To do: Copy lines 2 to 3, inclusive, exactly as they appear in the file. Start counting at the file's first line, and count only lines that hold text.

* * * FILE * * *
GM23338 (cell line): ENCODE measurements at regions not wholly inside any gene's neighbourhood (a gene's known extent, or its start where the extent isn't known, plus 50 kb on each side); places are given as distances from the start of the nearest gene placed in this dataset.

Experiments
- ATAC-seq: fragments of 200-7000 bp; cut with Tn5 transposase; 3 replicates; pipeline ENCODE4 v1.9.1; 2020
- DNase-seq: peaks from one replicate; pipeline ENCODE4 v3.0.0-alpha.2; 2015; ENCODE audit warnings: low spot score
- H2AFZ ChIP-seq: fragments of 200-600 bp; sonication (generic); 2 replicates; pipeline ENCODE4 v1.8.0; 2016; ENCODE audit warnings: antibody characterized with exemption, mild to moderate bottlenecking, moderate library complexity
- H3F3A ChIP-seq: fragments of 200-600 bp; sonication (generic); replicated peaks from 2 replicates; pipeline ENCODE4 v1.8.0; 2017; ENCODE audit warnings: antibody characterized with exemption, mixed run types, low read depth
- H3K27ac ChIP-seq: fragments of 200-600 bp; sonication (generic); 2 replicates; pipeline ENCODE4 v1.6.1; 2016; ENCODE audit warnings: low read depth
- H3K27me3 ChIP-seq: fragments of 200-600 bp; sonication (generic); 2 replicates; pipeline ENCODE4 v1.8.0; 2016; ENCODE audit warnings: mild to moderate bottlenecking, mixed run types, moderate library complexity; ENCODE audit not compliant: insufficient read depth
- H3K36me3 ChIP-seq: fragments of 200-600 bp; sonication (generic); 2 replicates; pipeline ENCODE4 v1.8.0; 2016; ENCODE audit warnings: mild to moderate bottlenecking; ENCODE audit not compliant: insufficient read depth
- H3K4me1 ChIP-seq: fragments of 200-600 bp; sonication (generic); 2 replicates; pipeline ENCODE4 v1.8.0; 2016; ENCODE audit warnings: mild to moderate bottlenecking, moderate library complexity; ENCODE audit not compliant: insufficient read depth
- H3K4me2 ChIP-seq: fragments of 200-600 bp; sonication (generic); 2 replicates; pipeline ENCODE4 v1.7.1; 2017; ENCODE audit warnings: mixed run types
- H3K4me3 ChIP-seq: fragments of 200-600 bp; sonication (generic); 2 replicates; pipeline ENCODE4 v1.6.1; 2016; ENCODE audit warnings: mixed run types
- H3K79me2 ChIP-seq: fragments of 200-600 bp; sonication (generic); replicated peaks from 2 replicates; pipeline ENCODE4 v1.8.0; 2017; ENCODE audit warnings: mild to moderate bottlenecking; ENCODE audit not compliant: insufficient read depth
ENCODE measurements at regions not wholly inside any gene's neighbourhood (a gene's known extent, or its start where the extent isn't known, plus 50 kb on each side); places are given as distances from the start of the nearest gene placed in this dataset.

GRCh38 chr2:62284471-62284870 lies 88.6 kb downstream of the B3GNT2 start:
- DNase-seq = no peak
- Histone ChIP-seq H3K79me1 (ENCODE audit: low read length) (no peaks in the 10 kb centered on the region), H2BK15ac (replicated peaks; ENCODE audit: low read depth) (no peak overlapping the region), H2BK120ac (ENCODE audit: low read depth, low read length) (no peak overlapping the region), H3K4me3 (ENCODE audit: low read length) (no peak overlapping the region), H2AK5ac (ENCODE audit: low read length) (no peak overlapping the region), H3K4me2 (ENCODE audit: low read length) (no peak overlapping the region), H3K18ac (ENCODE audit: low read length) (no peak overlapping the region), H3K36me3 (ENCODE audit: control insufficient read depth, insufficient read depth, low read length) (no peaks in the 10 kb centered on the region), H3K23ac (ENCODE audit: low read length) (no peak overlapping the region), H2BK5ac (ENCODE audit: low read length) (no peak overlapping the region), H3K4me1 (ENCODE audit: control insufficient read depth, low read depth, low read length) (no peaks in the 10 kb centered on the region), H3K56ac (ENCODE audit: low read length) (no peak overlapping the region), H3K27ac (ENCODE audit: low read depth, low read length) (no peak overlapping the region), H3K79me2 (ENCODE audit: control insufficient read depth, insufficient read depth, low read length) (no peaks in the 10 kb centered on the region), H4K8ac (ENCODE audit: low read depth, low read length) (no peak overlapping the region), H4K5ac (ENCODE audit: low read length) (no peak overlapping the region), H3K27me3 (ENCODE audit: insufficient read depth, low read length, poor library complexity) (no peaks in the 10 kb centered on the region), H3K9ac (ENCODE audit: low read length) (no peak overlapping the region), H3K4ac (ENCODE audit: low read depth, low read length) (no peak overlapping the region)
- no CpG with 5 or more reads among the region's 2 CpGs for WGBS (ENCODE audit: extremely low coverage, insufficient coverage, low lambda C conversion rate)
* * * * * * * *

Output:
Experiments
- ATAC-seq: fragments of 200-7000 bp; cut with Tn5 transposase; 3 replicates; pipeline ENCODE4 v1.9.1; 2020